Morris Cohen

National Medal of Science

Engineering

For original research and advancement of knowledge of the physical and mechanical metallurgy of iron and steel, and especially for his work on the martensitic transformation in the hardening of steel.

For original research and advancement of knowledge of the physical and mechanical metallurgy of iron and steel, and especially for his work on the martensitic transformation in the hardening of steel.

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Birth
November 27, 1911
Age Awarded
65
Country of Birth
USA
Key Contributions
Developed Fuel Rods For Nuclear Reactor As Part Of Manhattan Project
Awarded by
Gerald R. Ford
Education
Massachusetts Institute of Technology
Areas of Impact
Transportation
Affiliations
Massachusetts Institute of Technology
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Morris Cohen helped build the field of construction material science and engineering — or metallurgy. He is credited with major contributions in understanding how structural materials like iron and steel could be processed and turned into high strength steel used in buildings today.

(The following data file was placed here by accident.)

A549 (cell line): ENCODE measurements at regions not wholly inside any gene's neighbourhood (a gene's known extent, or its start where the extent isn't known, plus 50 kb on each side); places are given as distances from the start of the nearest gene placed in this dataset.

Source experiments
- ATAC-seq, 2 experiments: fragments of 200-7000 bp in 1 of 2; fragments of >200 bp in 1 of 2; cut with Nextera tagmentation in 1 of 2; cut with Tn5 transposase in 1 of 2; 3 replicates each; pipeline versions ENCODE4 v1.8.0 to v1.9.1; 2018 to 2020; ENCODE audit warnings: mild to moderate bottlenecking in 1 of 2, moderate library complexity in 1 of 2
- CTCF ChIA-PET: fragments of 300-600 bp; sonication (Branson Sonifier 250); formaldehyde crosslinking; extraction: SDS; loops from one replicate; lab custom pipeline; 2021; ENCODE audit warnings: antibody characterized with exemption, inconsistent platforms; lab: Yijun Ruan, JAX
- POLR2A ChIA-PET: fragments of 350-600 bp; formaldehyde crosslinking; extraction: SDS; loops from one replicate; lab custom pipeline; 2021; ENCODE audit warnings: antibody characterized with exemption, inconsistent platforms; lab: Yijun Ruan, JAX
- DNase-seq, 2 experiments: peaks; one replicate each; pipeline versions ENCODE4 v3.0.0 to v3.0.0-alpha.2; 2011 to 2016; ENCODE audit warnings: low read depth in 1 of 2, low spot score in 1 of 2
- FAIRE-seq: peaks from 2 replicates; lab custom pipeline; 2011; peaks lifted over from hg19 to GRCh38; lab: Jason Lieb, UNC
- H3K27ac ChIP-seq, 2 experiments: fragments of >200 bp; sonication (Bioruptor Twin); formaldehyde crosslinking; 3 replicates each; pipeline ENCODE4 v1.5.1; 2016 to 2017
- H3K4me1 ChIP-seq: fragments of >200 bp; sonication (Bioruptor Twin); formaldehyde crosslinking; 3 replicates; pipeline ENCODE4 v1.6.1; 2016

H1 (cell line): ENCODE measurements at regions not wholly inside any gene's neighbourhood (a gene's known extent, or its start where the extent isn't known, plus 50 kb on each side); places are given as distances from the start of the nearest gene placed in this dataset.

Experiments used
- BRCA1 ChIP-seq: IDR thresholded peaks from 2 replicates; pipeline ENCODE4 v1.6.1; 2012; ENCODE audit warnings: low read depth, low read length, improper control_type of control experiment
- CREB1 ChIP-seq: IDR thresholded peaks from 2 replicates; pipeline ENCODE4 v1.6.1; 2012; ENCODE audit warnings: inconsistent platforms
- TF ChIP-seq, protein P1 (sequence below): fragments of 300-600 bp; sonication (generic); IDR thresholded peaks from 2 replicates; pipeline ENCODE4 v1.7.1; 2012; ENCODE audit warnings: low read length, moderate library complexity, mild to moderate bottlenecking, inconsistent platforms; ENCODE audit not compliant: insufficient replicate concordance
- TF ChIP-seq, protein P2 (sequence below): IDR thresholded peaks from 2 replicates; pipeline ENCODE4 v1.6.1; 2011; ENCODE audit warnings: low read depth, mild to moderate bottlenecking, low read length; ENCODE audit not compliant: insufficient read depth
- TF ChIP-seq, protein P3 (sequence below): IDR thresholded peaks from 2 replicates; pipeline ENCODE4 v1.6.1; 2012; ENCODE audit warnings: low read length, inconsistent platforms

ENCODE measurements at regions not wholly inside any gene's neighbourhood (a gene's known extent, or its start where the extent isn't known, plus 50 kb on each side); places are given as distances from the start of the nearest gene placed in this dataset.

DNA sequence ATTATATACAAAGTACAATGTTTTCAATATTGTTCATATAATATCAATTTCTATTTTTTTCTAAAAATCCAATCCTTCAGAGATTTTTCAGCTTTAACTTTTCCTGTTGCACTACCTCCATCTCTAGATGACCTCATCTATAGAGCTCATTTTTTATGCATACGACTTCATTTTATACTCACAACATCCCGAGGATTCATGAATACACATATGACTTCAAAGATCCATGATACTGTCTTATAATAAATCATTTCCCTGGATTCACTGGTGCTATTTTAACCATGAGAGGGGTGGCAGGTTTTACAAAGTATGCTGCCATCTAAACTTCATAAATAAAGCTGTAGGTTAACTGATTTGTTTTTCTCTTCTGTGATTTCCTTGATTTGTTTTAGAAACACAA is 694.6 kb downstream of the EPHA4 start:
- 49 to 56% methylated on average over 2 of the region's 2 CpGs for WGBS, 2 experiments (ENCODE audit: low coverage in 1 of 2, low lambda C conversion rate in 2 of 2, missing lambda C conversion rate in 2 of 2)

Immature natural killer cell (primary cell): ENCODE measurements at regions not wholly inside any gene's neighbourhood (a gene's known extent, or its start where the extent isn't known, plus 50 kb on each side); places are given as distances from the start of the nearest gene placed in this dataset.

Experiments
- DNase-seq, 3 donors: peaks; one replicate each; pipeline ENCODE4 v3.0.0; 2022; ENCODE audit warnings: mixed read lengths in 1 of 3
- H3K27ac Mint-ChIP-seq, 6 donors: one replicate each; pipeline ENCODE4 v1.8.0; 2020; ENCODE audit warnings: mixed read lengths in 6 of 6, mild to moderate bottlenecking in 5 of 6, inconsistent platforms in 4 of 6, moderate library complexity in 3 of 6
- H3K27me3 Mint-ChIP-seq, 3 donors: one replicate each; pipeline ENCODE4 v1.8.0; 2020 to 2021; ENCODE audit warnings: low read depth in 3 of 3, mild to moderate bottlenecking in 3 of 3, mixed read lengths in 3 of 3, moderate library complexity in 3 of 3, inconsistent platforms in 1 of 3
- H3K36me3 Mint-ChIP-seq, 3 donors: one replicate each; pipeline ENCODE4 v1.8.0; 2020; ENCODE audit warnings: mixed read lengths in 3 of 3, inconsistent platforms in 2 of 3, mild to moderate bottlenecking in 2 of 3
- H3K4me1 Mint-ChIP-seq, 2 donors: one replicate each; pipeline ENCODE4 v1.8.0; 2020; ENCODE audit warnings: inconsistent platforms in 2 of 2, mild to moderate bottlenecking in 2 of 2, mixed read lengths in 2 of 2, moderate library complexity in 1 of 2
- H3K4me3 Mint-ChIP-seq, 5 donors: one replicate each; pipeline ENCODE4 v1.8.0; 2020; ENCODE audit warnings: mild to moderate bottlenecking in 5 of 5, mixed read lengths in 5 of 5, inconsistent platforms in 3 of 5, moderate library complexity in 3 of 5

Cohen’s work involved all types of synthetic materials including metals, plastics, ceramics, polymers, composites and biomaterials used in medical implants. His influential 1974 report "Materials and Man's Needs," established the groundwork and set the direction of materials science.

Work at his father’s company, Acme Type Metal of Everett, spurred his interest in metallurgy. The company processed scrap metal and sold it to local newspapers, which used the metal for the metal plates used in printing presses.

His work led to research and development of fuel rods and enriched uranium powder as part of the Massachusetts Institute of Technology team working on the Manhattan Project to develop an atomic bomb during World War II.

By Christine Ayala

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